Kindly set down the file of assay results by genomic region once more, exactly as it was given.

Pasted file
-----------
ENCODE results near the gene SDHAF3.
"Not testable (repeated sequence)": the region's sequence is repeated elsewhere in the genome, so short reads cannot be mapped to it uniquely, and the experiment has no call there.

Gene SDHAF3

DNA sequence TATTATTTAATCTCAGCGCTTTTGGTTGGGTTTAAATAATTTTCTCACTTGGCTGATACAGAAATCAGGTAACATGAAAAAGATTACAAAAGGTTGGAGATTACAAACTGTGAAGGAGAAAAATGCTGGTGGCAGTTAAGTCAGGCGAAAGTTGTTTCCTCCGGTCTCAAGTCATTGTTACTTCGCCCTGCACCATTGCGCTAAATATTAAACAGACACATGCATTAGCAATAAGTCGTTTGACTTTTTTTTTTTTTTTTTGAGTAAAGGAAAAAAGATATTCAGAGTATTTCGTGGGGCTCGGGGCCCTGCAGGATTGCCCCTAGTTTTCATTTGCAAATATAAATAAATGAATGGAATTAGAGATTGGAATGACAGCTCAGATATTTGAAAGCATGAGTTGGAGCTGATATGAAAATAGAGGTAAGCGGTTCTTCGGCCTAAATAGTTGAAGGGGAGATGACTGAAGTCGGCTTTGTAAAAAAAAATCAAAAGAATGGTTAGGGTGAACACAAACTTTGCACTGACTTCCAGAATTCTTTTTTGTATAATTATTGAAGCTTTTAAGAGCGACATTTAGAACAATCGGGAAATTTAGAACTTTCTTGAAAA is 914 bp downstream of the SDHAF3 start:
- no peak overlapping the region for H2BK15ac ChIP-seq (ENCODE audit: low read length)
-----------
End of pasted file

ENCODE results near the gene SDHAF3.
"Not testable (repeated sequence)": the region's sequence is repeated elsewhere in the genome, so short reads cannot be mapped to it uniquely, and the experiment has no call there.

Gene SDHAF3

DNA sequence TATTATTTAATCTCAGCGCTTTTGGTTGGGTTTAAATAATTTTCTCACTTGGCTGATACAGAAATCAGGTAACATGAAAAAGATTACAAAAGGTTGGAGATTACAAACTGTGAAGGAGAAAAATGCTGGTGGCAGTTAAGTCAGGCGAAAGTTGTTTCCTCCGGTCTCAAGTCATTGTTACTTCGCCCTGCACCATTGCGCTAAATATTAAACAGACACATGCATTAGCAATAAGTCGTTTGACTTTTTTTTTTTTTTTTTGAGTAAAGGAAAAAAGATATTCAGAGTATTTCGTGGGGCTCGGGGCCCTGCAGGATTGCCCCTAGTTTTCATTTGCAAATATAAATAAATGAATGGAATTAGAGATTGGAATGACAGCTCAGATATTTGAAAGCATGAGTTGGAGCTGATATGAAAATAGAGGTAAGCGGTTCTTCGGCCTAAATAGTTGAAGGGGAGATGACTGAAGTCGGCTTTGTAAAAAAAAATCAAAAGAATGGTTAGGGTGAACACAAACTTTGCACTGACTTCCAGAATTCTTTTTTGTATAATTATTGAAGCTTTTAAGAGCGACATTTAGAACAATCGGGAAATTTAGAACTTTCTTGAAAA is 914 bp downstream of the SDHAF3 start:
- no peak overlapping the region for H2BK15ac ChIP-seq (ENCODE audit: low read length)